New guidelines for treating the complications of brain tumours

December 09, 2020

The brain can be affected by a number of different types of tumour and this leads to serious complications such as epileptic attacks, brain edema, haemorrhage, or thrombosis. Hitherto, there have been no uniform standards available for the diagnosis and treatment of these common symptoms. An international team of researchers comprising experts from the leading oncology societies ESMO (European Society for Medical Oncology) and EANO (European Association of Neuro-Oncology) has now compiled international guidelines and standards for the treatment of these complications, and these have been published in the top journal Annals of Oncology (Impact Factor: 18.2). As EANO President, Matthias Preusser, Head of the Division of Oncology (MedUni Vienna's Department of Medicine I) initiated these international guidelines and has played a leading role in coordinating them in his capacity as last author.

"Every year, around 18 million people worldwide are diagnosed with cancer and up to every second patient with an advanced tumour develops brain metastases, especially in cases of lung, breast or skin cancer. Due to the breadth of this field, the new guidelines are of huge significance," explains Preusser. "Two of the largest societies have therefore joined forces to produce uniform standards."

With the aid of algorithms and numerous diagrams, a reference work has been produced to ensure that patients throughout the world receive high-quality treatment for the complications associated with brain tumours. Questions such as "how does one manage brain edema?" or "what should I do in the event of an epileptic attack or neurocognitive impairment?" are addressed in detail by the interdisciplinary panel of authors.

"The new guidelines that we have compiled can be applied and implemented all over the world and should therefore lead to a significant increase in patient safety," stresses Preusser, who has simultaneously co-authored guidelines for the correct treatment of glioma (a specific type of central nervous system brain tumour), which have recently been published in the leading journal Nature Reviews Clinical Oncology (Impact Factor: 53.2,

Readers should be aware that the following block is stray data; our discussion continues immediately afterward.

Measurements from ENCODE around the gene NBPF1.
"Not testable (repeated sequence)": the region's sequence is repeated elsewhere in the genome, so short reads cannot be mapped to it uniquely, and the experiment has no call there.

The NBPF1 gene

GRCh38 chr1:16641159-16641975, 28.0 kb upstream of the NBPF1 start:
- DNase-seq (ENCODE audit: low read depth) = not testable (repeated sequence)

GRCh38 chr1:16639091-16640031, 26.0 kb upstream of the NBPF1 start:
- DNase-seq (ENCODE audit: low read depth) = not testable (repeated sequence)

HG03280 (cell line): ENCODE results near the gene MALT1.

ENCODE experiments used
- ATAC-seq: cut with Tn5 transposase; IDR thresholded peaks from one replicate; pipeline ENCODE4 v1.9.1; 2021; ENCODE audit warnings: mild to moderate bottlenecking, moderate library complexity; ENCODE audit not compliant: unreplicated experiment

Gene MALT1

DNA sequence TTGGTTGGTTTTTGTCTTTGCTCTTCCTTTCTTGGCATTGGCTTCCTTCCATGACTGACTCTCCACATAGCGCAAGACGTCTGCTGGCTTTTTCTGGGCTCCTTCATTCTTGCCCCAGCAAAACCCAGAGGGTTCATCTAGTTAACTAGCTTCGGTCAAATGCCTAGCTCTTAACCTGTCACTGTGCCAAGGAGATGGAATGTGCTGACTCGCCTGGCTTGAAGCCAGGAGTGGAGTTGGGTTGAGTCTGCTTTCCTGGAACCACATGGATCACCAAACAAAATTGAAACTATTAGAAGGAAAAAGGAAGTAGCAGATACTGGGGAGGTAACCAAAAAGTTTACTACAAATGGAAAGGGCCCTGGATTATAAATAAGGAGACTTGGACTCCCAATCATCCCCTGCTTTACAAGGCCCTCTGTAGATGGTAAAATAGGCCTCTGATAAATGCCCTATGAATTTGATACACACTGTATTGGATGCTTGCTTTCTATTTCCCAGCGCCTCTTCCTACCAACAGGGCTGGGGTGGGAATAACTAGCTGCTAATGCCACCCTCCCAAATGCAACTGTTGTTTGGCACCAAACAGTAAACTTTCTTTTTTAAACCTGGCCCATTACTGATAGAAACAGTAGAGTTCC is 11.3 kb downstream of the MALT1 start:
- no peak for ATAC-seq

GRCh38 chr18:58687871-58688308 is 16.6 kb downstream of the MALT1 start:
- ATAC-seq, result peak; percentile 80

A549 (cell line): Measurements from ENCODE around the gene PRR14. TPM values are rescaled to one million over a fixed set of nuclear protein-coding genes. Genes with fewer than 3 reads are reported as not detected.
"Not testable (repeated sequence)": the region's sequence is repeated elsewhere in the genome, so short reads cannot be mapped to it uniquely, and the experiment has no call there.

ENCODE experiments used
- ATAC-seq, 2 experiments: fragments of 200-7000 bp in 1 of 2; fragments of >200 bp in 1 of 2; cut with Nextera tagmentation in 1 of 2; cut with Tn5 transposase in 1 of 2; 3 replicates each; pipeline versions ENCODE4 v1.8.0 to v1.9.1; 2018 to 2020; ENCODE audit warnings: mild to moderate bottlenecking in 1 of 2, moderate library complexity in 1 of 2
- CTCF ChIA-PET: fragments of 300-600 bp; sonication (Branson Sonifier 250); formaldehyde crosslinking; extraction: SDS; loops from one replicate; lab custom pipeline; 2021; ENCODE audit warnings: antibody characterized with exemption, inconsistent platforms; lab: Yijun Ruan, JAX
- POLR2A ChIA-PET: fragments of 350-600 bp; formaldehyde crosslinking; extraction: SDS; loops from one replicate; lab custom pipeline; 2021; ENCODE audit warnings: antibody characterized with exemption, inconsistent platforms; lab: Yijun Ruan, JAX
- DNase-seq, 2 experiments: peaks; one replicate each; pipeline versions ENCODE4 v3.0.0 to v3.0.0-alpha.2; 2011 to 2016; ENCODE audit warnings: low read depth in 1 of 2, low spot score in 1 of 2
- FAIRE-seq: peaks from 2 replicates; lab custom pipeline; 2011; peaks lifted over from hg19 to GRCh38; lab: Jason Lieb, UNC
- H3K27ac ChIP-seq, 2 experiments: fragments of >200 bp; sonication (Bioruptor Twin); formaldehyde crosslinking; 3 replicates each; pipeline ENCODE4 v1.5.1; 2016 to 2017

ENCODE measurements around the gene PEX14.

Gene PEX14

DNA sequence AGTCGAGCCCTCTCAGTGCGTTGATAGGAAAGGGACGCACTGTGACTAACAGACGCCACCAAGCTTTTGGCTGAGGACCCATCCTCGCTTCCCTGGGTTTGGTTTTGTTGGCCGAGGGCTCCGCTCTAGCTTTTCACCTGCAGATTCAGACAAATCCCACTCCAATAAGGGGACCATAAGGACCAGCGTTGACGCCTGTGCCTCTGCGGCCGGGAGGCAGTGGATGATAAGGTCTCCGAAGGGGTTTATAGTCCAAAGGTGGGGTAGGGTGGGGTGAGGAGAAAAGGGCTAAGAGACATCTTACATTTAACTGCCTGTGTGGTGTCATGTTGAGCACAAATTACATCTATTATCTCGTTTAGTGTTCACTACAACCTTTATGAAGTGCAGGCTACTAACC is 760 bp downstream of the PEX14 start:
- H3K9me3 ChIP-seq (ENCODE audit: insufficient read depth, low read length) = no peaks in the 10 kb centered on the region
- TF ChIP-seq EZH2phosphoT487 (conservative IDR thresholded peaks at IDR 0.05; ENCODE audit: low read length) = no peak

Cancer facts

Every year, cancer is responsible for around 25% of all deaths in Austria. Around 40,000 new cases are diagnosed each year. The commonest cancers in women are breast cancer (29%), lung and bowel cancer (10% each). For men it is prostate cancer (23%), followed by lung cancer (14%) and then bowel cancer (12%). There has been a significant increase in relative 5-year survival over the last few decades and it now stands at around 60%.

Medical University of Vienna

Related Cancer Articles from Brightsurf:

New blood cancer treatment works by selectively interfering with cancer cell signalling
University of Alberta scientists have identified the mechanism of action behind a new type of precision cancer drug for blood cancers that is set for human trials, according to research published in Nature Communications.

UCI researchers uncover cancer cell vulnerabilities; may lead to better cancer therapies
A new University of California, Irvine-led study reveals a protein responsible for genetic changes resulting in a variety of cancers, may also be the key to more effective, targeted cancer therapy.

Breast cancer treatment costs highest among young women with metastic cancer
In a fight for their lives, young women, age 18-44, spend double the amount of older women to survive metastatic breast cancer, according to a large statewide study by the University of North Carolina at Chapel Hill.

Cancer mortality continues steady decline, driven by progress against lung cancer
The cancer death rate declined by 29% from 1991 to 2017, including a 2.2% drop from 2016 to 2017, the largest single-year drop in cancer mortality ever reported.

Stress in cervical cancer patients associated with higher risk of cancer-specific mortality
Psychological stress was associated with a higher risk of cancer-specific mortality in women diagnosed with cervical cancer.

Cancer-sniffing dogs 97% accurate in identifying lung cancer, according to study in JAOA
The next step will be to further fractionate the samples based on chemical and physical properties, presenting them back to the dogs until the specific biomarkers for each cancer are identified.

Moffitt Cancer Center researchers identify one way T cell function may fail in cancer
Moffitt Cancer Center researchers have discovered a mechanism by which one type of immune cell, CD8+ T cells, can become dysfunctional, impeding its ability to seek and kill cancer cells.

More cancer survivors, fewer cancer specialists point to challenge in meeting care needs
An aging population, a growing number of cancer survivors, and a projected shortage of cancer care providers will result in a challenge in delivering the care for cancer survivors in the United States if systemic changes are not made.

New cancer vaccine platform a potential tool for efficacious targeted cancer therapy
Researchers at the University of Helsinki have discovered a solution in the form of a cancer vaccine platform for improving the efficacy of oncolytic viruses used in cancer treatment.

American Cancer Society outlines blueprint for cancer control in the 21st century
The American Cancer Society is outlining its vision for cancer control in the decades ahead in a series of articles that forms the basis of a national cancer control plan.

Read More: Cancer News and Cancer Current Events is a participant in the Amazon Services LLC Associates Program, an affiliate advertising program designed to provide a means for sites to earn advertising fees by advertising and linking to